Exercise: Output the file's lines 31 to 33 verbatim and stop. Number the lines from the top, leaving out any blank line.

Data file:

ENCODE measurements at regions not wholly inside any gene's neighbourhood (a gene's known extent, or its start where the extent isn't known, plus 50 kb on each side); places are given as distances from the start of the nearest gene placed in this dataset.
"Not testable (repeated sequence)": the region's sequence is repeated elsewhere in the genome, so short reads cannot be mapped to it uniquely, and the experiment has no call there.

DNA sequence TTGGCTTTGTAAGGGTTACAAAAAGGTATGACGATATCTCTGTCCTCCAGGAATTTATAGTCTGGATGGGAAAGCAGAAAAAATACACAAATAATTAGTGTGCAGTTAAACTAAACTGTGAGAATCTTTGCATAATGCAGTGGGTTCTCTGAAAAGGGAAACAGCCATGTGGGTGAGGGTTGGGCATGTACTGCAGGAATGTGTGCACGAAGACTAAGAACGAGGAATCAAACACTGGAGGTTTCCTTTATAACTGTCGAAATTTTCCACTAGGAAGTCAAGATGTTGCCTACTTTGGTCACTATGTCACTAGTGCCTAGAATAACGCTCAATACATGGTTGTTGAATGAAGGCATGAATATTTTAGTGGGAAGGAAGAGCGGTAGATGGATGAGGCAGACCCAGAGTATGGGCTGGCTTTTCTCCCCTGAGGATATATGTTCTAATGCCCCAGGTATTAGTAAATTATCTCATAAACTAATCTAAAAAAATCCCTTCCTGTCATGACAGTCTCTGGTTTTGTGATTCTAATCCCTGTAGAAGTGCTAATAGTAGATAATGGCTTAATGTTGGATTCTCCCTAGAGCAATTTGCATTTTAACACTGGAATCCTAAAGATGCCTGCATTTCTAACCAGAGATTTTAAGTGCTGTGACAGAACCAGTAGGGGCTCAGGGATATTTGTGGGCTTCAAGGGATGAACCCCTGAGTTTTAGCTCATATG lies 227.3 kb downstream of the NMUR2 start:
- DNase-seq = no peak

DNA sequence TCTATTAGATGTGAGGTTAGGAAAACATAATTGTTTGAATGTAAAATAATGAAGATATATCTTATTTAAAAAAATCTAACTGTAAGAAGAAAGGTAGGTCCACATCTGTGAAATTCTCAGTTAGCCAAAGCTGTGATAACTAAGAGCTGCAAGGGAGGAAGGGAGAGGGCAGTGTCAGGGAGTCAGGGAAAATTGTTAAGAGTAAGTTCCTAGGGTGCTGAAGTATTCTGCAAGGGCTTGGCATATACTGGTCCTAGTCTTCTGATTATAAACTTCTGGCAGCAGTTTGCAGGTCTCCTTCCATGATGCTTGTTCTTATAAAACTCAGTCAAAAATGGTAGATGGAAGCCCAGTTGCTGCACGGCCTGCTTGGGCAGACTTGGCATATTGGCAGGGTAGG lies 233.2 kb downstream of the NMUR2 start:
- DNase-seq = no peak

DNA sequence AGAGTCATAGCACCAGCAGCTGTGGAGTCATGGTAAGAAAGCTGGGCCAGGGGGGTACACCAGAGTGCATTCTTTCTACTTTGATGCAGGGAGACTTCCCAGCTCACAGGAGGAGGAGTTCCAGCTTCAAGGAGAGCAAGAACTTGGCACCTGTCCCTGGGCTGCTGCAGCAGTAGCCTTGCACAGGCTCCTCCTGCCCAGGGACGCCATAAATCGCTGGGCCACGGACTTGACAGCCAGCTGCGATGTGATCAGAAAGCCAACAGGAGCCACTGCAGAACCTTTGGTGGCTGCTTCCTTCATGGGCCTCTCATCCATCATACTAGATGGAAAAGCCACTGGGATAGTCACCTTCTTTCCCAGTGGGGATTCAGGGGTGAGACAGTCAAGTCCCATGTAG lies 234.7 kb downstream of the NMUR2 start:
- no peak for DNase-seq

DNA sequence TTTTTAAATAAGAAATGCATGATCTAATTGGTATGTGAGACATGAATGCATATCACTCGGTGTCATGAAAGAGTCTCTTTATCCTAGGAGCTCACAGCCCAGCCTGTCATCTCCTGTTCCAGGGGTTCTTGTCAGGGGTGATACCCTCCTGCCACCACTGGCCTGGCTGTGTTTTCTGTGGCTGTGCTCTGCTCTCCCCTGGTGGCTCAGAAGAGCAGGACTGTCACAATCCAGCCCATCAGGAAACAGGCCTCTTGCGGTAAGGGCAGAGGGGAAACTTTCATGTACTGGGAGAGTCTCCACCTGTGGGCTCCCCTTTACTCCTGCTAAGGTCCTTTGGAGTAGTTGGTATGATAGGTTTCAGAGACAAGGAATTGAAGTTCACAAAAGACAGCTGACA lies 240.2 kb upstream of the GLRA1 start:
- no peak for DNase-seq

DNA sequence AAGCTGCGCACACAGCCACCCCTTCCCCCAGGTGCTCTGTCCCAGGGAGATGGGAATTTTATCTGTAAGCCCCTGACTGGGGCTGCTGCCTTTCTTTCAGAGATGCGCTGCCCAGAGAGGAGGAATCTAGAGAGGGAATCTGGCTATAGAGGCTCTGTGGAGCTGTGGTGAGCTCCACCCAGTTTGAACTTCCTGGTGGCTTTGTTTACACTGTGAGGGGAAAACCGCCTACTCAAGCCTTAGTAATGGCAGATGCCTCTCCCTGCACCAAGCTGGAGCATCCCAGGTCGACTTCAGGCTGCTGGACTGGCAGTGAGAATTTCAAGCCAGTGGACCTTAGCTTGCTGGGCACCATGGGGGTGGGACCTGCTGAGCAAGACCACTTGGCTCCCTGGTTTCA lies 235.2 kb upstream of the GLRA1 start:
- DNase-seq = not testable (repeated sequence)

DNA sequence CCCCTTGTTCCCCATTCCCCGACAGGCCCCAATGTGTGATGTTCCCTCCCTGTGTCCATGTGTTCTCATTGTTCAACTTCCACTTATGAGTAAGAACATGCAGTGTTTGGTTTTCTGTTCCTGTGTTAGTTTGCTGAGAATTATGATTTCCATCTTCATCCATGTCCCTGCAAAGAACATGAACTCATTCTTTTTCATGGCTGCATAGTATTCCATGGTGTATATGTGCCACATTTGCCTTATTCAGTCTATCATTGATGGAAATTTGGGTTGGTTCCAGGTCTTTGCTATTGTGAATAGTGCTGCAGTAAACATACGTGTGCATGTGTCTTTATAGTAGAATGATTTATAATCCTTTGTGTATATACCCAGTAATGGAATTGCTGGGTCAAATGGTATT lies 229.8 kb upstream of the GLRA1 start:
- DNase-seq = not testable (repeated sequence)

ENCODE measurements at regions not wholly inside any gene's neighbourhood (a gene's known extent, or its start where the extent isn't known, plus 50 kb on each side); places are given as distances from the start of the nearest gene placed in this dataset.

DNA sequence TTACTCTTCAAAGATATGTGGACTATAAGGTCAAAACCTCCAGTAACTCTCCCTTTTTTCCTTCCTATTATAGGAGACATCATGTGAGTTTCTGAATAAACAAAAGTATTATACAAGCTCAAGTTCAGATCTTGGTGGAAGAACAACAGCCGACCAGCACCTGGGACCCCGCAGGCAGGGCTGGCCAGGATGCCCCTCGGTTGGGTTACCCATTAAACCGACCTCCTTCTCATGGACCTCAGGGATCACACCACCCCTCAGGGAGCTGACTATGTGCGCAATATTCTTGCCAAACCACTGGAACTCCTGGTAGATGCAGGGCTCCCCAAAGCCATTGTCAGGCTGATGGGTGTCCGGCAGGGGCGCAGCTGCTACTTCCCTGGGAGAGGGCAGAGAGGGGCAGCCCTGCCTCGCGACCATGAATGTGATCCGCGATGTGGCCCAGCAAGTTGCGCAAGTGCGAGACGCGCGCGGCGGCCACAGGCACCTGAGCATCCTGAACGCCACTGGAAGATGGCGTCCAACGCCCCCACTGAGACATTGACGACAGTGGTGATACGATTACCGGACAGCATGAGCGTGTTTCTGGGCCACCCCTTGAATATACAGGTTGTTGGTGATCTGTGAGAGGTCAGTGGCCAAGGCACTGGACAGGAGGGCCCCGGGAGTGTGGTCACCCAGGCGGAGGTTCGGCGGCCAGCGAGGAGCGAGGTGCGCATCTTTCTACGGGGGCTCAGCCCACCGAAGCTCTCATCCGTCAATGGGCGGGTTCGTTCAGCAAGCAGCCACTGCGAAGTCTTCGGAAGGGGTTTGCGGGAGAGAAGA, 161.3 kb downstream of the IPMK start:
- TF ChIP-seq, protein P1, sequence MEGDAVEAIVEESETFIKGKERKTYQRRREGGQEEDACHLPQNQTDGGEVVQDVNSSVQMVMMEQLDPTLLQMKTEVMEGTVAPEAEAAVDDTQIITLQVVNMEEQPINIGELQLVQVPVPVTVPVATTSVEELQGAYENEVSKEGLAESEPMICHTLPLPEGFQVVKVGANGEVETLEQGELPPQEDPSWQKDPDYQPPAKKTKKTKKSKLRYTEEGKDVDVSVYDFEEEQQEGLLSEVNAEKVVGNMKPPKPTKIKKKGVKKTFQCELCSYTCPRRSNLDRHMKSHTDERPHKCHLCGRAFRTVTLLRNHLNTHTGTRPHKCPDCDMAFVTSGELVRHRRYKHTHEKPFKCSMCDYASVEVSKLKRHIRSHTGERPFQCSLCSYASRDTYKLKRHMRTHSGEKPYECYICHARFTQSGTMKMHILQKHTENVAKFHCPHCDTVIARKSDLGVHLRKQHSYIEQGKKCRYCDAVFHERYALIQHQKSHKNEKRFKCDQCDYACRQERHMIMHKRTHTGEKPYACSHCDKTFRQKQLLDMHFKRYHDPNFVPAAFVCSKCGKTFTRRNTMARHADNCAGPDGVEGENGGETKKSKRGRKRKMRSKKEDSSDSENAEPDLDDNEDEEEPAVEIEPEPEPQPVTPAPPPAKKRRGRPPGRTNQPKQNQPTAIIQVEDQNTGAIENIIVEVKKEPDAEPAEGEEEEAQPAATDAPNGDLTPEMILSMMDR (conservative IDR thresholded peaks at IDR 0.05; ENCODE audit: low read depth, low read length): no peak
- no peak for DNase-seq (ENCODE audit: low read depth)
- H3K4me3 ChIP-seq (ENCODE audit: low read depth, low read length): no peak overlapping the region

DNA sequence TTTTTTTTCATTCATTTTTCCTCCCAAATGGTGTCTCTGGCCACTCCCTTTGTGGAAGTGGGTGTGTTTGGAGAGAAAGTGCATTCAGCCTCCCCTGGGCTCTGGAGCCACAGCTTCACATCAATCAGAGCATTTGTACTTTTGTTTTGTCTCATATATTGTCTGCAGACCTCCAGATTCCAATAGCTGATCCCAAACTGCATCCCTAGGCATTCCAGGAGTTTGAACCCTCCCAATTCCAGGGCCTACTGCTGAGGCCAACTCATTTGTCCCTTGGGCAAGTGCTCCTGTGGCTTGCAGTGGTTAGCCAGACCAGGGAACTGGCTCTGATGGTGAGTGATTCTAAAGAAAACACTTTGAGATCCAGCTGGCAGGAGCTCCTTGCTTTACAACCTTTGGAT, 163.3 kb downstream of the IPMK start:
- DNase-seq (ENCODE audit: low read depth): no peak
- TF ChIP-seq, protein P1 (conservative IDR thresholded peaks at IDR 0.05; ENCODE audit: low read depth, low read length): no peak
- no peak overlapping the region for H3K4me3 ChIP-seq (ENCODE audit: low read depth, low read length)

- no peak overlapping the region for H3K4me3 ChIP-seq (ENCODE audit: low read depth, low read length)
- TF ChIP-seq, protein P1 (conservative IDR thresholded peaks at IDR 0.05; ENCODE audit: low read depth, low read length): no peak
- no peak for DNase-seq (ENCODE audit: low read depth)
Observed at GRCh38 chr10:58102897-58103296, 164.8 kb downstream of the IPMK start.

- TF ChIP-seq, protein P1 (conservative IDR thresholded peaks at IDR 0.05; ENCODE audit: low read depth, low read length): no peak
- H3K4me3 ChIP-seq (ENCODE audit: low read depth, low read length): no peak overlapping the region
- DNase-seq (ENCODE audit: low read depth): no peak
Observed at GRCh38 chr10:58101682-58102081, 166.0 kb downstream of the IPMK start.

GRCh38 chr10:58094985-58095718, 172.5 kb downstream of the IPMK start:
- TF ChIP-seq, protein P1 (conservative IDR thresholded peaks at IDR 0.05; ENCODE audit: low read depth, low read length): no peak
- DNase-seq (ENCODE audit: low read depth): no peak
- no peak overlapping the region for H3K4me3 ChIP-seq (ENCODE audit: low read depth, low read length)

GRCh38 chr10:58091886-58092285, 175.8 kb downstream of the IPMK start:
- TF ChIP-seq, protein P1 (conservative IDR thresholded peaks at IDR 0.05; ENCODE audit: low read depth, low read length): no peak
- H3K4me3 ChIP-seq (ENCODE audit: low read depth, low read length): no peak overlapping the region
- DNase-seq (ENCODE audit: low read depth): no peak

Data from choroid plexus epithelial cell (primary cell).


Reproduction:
Observed at GRCh38 chr10:58101682-58102081, 166.0 kb downstream of the IPMK start.

GRCh38 chr10:58094985-58095718, 172.5 kb downstream of the IPMK start:
- TF ChIP-seq, protein P1 (conservative IDR thresholded peaks at IDR 0.05; ENCODE audit: low read depth, low read length): no peak